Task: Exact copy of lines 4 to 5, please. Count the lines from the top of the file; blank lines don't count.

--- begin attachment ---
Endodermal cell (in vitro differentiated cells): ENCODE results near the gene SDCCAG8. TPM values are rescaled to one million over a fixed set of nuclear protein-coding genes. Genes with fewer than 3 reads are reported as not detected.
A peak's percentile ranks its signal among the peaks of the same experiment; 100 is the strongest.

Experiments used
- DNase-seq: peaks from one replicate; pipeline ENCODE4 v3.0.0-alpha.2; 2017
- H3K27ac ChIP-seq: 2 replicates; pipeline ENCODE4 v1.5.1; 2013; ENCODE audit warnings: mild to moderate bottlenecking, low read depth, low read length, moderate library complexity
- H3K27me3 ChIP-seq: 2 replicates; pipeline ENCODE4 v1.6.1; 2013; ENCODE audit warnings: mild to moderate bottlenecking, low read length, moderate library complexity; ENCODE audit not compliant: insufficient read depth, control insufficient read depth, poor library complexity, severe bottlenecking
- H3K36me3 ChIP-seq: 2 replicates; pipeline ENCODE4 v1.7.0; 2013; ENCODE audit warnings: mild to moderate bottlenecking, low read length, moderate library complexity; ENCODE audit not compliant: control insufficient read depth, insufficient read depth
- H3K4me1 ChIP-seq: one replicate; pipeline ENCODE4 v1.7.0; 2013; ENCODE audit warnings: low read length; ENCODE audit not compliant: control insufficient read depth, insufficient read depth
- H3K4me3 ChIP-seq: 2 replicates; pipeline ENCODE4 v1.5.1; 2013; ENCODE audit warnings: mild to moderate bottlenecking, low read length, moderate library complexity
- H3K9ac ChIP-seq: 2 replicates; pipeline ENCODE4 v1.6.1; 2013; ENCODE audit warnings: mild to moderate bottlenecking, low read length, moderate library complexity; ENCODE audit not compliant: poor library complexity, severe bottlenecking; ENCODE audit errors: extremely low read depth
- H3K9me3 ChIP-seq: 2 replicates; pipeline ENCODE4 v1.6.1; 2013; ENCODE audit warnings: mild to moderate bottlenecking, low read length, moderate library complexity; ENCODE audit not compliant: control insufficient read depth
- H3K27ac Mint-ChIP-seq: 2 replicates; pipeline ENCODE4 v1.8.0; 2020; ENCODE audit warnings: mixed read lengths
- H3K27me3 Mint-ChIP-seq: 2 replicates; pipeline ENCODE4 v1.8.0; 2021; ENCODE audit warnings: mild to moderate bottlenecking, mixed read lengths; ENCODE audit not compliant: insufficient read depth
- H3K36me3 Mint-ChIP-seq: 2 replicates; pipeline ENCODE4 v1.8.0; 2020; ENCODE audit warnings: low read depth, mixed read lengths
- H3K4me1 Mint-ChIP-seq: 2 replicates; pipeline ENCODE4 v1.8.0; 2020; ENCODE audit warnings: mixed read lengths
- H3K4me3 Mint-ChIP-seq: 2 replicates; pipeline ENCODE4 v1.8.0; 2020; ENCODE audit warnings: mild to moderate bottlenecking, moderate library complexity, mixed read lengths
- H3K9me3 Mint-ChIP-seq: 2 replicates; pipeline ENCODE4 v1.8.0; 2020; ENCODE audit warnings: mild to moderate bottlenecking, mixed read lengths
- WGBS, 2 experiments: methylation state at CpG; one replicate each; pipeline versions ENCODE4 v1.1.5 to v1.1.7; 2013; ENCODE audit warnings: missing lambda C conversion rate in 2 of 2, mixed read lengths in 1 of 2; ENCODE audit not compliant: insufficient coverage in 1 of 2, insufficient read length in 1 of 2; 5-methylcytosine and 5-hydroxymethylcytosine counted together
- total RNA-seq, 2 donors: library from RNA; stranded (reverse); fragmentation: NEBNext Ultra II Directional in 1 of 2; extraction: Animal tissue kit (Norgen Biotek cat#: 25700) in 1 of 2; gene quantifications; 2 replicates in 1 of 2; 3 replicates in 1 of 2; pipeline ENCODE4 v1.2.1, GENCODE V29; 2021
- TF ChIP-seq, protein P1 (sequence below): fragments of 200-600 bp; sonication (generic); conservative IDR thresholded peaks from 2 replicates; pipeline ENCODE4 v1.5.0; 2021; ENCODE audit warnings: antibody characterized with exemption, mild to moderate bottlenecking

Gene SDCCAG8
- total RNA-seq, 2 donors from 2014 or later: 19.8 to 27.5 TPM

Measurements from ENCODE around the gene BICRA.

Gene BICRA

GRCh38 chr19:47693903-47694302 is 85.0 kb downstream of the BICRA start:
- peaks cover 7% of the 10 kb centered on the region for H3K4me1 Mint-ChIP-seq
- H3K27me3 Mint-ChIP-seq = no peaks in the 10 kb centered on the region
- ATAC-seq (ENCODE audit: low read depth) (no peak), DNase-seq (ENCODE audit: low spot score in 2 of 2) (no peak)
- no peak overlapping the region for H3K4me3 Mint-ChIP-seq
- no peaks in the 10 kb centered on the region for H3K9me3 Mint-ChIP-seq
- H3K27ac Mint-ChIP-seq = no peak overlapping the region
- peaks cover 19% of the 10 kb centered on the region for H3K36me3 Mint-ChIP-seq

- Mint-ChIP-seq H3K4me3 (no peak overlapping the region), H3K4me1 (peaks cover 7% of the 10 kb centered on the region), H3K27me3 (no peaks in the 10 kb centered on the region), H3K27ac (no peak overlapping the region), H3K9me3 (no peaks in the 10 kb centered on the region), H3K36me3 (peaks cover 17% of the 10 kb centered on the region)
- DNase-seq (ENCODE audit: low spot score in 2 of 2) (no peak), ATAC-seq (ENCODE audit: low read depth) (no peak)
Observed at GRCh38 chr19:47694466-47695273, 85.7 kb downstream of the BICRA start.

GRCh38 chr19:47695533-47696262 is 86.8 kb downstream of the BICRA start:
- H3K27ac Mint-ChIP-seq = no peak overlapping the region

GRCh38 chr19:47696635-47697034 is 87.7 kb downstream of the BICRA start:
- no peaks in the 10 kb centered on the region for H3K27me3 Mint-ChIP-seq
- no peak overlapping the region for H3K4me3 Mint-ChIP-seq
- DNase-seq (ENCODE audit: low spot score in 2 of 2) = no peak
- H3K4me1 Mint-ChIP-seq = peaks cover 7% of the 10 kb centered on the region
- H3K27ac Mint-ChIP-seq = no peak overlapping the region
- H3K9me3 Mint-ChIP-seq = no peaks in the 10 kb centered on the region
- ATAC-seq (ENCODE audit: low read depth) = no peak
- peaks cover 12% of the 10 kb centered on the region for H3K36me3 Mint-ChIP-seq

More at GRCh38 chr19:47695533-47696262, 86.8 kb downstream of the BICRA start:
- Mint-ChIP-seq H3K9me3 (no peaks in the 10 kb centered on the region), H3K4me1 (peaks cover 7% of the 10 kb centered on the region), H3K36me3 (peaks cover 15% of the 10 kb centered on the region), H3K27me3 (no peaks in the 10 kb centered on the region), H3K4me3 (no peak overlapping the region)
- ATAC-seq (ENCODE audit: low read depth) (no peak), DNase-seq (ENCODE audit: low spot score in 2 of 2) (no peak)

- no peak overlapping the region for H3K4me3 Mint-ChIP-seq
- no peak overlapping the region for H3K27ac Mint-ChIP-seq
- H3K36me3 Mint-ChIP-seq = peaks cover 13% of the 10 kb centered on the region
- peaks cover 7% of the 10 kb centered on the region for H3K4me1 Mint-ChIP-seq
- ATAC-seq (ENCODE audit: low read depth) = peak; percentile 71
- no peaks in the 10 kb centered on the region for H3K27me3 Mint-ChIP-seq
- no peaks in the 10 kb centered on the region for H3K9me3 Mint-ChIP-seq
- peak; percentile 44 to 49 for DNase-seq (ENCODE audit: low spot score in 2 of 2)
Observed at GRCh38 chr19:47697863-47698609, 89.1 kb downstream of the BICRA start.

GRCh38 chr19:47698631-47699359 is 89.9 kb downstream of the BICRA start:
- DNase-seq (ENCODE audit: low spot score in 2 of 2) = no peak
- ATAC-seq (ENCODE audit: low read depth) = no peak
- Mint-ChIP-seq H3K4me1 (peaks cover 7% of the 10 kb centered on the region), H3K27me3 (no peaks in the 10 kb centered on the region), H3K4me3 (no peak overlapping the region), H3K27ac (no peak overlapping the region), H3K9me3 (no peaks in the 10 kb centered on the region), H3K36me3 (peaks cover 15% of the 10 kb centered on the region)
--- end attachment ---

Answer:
- DNase-seq: peaks from one replicate; pipeline ENCODE4 v3.0.0-alpha.2; 2017
- H3K27ac ChIP-seq: 2 replicates; pipeline ENCODE4 v1.5.1; 2013; ENCODE audit warnings: mild to moderate bottlenecking, low read depth, low read length, moderate library complexity